These two overall types, emergent and progressive, are loosely defined by both the end state for the completed game, and the process by which a player or players achieve that end state. Both may use fiction as a component of the game, but the former, I argue, is the only kind that would be considered "game fiction," a phrase I use to describe a genre of game that draws upon and uses narrative strategies to create, maintain, and lead the user through a fictional environment. Game fiction's two most immediate and obvious connotations are prose fiction and interactive fiction (IF), and it deliberately is suggestive of narrative forms - novels, films, and the like - and yet distinguished by the ludic quality implicit in the game.1

While emergent games provide a series of game states (a shuffled deck of cards, an arrangement on the board, a set of characters or pieces) and a set of rules, the play emerges from any myriad potential combinations. The standard set of chess moves and situations (many of which chess players will keep on note cards for reference and study) is one such example. The process is less "story-telling" and more "lived experience," which distinguishes it from narrative, a form that at its base level is a retelling of events. To paraphrase the above comment by Crawford, in emergent games "you let the game go" - making choices along the way, influencing outcomes based on skill, knowledge, or luck. And yet the outcome - the end - is not designed (one might say, authored) as the completion of a series of staged, repeatable events.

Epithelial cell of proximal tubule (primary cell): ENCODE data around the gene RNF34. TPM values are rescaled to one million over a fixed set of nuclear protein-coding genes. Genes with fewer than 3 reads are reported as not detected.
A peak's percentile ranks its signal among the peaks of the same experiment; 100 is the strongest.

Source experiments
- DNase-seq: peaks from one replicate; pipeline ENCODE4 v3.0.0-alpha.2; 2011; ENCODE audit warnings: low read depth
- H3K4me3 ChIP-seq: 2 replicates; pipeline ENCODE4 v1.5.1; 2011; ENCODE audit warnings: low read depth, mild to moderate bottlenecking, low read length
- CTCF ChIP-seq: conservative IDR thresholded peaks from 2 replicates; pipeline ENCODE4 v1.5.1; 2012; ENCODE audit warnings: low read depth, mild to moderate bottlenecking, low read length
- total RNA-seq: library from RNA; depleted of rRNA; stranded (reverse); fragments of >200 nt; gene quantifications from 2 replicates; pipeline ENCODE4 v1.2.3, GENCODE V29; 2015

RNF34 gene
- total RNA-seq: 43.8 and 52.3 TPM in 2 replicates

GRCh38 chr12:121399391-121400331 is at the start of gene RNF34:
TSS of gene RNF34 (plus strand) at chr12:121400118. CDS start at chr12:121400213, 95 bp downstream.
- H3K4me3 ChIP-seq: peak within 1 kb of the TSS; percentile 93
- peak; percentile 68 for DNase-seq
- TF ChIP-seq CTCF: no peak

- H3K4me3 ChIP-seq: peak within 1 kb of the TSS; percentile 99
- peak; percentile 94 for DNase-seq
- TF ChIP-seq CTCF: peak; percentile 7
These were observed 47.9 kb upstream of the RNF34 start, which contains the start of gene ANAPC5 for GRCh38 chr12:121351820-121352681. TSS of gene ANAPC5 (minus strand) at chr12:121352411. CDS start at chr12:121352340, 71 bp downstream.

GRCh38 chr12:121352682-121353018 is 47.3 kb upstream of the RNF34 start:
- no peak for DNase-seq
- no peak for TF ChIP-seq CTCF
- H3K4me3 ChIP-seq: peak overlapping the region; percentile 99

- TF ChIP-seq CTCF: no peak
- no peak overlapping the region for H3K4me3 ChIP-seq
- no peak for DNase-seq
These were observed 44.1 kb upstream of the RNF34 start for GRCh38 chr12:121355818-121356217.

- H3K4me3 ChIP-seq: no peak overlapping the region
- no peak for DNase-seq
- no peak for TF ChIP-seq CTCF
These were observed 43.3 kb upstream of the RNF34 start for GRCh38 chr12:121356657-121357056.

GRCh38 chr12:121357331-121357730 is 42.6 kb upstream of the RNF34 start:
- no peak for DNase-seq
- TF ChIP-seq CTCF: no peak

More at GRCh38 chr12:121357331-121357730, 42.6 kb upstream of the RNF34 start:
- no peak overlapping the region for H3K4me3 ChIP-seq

Progressive games, on the other hand, often may adhere to what Aarseth calls the "pearl chain structure" ("Quest Games" 369), although with varying degrees of sophistication, and usually providing for at least some limited choice and configurability. They offer delineated paths, often a quest (either explicit or not) toward the completion of a goal: rescue a princess, defeat the invaders, escape from certain doom, or find the missing pages of a book. Computer games that involve platform jumping, adventure games, first-person shooter (or sneaking) games, and several styles of role-playing game involve predominantly progressive play. Significantly, in progressive games any emergent behavior generally is constrained to the supplementary events (satellites in Chatman's terms) rather the constituent ones (kernels). 2 Rather than following the footsteps of the hero, as Crawford suggests above, the player activity is more akin to following the footprints laid out on the floor by a dance instructor. With emergent games, the design process is one of stimulating potential. With progressive games, the design process is one of encouraging actualization.